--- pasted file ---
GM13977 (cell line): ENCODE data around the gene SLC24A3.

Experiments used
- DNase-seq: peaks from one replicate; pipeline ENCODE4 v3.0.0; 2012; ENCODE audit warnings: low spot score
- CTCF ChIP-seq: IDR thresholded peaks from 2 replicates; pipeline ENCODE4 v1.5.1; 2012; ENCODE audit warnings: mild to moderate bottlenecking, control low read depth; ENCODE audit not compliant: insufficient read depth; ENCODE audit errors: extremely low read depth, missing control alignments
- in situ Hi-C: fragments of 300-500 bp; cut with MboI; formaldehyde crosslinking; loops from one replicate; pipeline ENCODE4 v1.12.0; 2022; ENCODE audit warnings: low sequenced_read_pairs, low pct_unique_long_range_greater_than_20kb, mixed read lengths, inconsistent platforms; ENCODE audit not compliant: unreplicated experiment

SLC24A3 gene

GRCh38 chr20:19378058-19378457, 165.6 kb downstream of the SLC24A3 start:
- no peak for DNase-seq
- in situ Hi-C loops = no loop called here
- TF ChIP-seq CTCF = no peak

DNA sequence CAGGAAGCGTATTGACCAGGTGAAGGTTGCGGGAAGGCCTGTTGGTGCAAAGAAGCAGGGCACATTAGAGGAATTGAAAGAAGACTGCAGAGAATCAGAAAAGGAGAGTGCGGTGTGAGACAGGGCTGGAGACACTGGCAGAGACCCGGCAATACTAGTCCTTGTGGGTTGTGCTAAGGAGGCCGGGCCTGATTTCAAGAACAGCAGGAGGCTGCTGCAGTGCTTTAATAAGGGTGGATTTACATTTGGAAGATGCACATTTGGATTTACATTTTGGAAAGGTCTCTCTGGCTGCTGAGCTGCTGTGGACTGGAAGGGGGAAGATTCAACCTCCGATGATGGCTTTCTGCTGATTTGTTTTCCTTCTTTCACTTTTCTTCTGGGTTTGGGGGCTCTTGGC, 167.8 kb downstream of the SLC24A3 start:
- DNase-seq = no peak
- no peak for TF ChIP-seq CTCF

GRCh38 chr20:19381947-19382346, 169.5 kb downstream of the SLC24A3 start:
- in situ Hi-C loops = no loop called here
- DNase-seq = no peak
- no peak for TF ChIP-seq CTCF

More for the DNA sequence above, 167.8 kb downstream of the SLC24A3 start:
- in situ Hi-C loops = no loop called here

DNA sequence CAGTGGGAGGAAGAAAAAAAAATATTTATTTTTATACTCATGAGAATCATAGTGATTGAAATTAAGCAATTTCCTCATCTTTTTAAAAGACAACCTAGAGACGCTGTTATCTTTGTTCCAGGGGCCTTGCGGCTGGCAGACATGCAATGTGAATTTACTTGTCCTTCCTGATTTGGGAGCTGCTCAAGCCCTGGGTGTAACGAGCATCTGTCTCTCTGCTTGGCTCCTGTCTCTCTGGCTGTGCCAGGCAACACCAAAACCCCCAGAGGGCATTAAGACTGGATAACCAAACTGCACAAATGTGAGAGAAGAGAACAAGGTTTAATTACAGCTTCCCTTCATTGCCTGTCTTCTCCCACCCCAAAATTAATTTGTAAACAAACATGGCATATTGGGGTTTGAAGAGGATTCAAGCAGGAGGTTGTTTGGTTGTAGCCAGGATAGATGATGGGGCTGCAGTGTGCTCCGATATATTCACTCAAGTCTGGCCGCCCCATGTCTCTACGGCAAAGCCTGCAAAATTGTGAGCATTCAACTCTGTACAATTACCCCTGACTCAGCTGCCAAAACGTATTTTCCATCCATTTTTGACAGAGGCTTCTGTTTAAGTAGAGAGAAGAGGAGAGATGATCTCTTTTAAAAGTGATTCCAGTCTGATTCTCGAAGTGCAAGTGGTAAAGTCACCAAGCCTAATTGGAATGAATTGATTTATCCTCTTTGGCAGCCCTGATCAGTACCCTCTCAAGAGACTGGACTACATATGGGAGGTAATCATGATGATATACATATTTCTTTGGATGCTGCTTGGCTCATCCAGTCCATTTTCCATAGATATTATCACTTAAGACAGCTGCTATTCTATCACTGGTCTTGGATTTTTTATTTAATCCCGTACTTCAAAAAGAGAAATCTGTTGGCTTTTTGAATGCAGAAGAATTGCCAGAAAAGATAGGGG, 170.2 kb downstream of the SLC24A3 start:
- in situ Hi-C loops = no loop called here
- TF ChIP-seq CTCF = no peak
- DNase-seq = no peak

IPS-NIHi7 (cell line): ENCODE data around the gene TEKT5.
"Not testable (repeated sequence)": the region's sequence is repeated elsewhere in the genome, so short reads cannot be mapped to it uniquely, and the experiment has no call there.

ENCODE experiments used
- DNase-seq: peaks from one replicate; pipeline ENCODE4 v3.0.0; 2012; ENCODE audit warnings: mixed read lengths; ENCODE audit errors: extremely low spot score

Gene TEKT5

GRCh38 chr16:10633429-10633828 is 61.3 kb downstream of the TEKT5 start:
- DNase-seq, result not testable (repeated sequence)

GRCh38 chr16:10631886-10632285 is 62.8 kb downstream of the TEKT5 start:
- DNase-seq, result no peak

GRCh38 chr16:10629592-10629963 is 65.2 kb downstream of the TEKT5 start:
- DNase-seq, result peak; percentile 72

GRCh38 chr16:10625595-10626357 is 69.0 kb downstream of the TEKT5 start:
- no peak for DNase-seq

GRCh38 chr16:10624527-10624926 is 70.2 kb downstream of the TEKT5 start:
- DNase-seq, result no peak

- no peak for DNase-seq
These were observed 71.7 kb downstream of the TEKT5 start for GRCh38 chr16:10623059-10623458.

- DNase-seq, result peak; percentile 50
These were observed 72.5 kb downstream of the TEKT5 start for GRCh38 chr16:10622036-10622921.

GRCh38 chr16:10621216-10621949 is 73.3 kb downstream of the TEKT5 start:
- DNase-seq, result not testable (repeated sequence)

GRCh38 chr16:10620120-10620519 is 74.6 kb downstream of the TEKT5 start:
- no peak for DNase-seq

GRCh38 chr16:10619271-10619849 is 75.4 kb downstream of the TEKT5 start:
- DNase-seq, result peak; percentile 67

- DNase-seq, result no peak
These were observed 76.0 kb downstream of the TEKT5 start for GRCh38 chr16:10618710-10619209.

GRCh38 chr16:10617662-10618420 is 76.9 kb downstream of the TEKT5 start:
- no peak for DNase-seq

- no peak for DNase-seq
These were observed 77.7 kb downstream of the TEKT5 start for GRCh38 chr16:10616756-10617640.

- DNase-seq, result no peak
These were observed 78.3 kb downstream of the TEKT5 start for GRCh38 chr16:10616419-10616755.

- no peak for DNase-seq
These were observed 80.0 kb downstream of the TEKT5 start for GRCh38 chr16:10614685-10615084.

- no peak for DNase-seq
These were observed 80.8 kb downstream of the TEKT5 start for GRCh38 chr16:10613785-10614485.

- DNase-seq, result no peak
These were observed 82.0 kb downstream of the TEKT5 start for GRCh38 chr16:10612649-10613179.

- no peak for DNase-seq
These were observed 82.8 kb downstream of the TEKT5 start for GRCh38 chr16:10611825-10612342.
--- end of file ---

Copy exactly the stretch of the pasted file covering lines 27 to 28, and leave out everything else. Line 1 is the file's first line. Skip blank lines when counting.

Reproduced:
- DNase-seq: peaks from one replicate; pipeline ENCODE4 v3.0.0; 2012; ENCODE audit warnings: mixed read lengths; ENCODE audit errors: extremely low spot score

Gene TEKT5